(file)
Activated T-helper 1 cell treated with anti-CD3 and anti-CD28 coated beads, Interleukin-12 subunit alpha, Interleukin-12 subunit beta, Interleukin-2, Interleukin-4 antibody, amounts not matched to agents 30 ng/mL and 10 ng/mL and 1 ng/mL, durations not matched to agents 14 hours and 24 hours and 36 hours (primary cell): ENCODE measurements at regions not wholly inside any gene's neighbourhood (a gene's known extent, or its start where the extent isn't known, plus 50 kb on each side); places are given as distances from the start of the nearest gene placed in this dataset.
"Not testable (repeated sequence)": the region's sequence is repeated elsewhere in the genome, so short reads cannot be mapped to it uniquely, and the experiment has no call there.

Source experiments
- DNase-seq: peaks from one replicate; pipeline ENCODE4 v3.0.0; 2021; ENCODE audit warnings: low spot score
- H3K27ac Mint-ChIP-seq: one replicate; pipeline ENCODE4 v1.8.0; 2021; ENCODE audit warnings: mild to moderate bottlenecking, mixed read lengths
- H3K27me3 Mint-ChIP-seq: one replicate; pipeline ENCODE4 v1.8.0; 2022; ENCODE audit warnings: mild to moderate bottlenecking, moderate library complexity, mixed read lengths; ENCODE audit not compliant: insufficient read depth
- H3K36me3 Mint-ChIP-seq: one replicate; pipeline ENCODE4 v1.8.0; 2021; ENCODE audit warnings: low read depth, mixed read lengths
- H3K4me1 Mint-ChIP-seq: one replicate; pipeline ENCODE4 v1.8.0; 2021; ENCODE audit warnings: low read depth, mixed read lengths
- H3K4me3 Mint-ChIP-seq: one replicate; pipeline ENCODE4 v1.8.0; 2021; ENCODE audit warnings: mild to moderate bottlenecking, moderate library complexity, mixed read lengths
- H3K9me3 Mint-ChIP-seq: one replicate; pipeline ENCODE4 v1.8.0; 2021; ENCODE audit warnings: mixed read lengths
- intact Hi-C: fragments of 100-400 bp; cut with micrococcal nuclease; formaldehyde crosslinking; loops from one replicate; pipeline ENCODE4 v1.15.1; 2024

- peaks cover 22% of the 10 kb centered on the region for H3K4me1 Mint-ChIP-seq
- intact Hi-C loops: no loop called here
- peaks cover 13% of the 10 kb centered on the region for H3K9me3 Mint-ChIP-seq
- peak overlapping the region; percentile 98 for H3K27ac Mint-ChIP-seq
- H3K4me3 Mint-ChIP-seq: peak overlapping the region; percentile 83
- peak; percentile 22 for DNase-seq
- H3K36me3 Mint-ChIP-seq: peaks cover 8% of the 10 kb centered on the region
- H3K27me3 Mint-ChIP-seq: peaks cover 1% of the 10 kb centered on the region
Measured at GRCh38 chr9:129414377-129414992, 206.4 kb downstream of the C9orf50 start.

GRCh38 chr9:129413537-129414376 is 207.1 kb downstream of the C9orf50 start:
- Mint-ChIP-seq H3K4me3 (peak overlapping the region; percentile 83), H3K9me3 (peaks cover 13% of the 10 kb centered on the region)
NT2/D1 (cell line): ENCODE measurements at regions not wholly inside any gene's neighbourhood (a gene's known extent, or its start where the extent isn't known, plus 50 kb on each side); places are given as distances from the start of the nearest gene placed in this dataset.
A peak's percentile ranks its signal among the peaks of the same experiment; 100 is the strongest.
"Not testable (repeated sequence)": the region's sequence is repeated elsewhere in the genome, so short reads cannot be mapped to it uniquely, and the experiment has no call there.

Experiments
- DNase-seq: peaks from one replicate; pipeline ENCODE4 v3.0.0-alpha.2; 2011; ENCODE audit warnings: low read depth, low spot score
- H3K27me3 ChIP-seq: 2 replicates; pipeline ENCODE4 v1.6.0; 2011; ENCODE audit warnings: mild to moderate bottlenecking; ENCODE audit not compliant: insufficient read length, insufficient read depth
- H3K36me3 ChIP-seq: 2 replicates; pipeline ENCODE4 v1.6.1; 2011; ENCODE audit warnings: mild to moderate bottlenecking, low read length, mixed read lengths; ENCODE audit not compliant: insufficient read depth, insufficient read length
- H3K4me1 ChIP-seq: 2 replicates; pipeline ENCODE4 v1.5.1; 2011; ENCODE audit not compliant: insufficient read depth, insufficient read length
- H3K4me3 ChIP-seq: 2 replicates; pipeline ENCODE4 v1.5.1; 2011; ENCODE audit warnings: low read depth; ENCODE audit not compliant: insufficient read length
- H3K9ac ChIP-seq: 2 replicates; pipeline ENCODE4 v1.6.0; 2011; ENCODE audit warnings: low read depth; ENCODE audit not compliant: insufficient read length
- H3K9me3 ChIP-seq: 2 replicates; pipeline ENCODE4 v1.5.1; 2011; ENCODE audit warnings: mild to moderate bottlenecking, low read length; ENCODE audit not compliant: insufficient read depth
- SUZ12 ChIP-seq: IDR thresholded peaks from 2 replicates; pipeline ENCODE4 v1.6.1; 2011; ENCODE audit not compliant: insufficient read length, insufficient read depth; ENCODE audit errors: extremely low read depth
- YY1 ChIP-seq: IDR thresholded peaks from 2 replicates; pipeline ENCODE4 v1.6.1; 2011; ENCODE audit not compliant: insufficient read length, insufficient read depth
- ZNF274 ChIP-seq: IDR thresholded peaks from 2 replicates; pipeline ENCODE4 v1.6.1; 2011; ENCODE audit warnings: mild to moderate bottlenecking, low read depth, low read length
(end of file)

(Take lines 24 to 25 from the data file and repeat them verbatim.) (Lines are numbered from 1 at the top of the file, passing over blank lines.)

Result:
A peak's percentile ranks its signal among the peaks of the same experiment; 100 is the strongest.
"Not testable (repeated sequence)": the region's sequence is repeated elsewhere in the genome, so short reads cannot be mapped to it uniquely, and the experiment has no call there.